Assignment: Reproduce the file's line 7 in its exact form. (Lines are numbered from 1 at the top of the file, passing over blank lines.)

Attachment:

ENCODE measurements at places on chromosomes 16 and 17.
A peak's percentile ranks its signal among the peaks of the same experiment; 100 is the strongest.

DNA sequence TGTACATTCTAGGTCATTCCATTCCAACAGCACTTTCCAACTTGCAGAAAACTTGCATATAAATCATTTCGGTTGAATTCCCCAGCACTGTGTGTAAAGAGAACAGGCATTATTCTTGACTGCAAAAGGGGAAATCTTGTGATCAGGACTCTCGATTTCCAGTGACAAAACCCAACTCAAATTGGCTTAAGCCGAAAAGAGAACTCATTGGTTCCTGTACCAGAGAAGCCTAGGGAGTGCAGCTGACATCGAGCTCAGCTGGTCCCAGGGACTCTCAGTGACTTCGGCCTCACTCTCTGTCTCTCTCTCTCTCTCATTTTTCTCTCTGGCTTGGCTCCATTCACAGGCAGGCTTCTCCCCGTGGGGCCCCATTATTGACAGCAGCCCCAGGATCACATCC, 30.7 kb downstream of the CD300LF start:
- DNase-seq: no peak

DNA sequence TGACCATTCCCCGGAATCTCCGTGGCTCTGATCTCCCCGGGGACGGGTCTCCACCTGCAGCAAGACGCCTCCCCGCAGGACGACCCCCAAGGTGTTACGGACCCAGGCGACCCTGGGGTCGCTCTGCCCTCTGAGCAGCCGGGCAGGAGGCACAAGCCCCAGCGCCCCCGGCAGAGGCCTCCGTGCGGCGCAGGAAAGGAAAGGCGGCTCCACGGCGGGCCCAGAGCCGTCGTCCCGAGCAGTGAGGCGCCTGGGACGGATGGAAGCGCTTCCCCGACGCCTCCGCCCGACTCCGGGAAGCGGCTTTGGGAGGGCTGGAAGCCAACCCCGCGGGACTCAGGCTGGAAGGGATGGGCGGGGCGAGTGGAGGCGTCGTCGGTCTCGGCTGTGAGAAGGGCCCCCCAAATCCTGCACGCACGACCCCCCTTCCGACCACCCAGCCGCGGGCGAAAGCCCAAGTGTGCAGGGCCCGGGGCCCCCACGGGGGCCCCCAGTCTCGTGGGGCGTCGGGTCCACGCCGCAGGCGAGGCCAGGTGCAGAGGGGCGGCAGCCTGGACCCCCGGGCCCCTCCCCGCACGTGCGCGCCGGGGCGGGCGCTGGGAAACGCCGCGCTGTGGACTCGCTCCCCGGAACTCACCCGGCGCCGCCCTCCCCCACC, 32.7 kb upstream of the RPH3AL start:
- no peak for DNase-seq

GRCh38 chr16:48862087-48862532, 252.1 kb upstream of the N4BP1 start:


GRCh38 chr16:48862087-48862532, 252.1 kb upstream of the N4BP1 start: